Data from the RE-KINECT study (NCT03062033) showed that 28% of the 739 participants had clinician-confirmed possible tardive dyskinesia (TD). Of those withTD, 75% said they have felt self-conscious or embarrassed about involuntary movements they felth they could not control. More than 40% of participants with possible TD reported that involuntary movements affected their ability to continue usual activities somewhat or a lot, including talking, socializing, and being productive. These data was published in the Journal of Clinical Psychopharmacology and demonstrate the importance of raising awareness of tardive dyskinesia and its impact on individuals, especially during Mental Health Month and Tardive Dyskinesia Awareness Week (May 3–9).
"The real-world data from the RE-KINECT study are valuable for informing treatment decisions in clinical practice and demonstrate the importance of assessing the impact of involuntary movements from possible TD on quality of life and daily functioning," said Stanley N. Caroff, MD, professor of psychiatry at the University of Pennsylvania Perelman School of Medicine and the Corporal Michael J. Crescenz VA Medical Center in Philadelphia. "When screening and diagnosing patients with possible TD, it may be informative to ask patients whether involuntary movements from possible TD have had any impact on their ability to continue usual activities, be productive, take care of oneself, or socialize. For patients with visible or reported involuntary movements in the face or mouth, questions about their ability to talk, eat, and breathe might also be helpful. It is important to include assessments from patients and caregivers on a patient's ability to perform daily activities as there is clearly a negative social impact of the stigmatizing movements of tardive dyskinesia."
In the US, nearly 1 in 5 adults live with mental illness. Many people living with mental illness may also suffer from TD, an involuntary movement disorder that is associated with the prolonged use of antipsychotics, commonly prescribed to treat schizophrenia, bipolar disorder, and depression. It is estimated that TD may affect asa many as 500,000 people in the US.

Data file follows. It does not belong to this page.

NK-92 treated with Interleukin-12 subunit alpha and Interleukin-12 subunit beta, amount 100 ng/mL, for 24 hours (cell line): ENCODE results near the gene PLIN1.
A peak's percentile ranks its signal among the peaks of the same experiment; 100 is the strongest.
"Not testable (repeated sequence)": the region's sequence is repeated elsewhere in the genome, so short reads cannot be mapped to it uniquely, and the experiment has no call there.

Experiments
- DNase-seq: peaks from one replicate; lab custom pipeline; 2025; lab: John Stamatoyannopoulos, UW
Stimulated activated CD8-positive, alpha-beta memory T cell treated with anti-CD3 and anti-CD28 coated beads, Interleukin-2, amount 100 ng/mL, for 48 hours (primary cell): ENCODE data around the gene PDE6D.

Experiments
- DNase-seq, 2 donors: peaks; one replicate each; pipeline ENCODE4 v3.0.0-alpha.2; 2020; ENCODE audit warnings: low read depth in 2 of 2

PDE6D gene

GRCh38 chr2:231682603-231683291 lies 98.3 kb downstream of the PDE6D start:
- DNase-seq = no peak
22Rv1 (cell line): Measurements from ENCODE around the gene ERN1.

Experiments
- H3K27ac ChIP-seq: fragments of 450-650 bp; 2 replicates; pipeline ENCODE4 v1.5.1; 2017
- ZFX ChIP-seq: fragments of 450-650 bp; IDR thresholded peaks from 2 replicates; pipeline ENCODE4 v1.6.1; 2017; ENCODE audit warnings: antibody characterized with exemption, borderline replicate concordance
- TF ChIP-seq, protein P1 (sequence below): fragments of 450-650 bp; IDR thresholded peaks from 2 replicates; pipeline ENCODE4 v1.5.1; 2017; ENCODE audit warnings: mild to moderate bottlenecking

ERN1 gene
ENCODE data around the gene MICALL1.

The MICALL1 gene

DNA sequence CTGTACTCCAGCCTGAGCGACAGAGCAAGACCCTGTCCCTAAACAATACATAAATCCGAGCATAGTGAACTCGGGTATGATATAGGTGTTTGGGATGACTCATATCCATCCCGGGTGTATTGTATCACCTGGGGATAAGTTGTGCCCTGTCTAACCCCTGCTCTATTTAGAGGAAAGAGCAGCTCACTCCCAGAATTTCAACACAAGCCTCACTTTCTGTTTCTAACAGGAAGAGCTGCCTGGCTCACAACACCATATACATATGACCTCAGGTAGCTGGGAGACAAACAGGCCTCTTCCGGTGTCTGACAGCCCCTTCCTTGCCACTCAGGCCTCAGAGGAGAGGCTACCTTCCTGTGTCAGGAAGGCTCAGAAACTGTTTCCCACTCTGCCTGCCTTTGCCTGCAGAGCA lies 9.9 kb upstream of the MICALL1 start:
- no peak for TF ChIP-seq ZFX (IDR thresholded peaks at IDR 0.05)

"The timely publication of the real-world RE-KINECT study during Mental Health Month is important as it aims to uncover the emotional and physical challenges that people experience living with a mental illness such as schizophrenia, bipolar disorder, and depression while also managing the devastating effects of involuntary movements from possible tardive dyskinesia on their daily lives," said Eiry W. Roberts, MD, chief medical officer at Neurocrine Biosciences. "Many patients reported that involuntary movements from possible tardive dyskinesia impact their ability to talk, socialize, and be productive, leaving many of them feeling self-conscious or embarrassed. These data support the continued need to raise awareness of involuntary movements from possible tardive dyskinesia and the importance of properly screening, diagnosing, and helping to relieve the suffering that many of these patients are experiencing."
Michael S. Cartwright, MD, MS, and Hwajin Lee, MD
Stephen M. Gollomp, MD, and Paul G. Mathew, MD, DNBPAS, FAAN, FAHS
Vanessa Baute Penry, MD; Rachana Gandhi Mehta, MD; and Fatemeh Sadeghifar, BS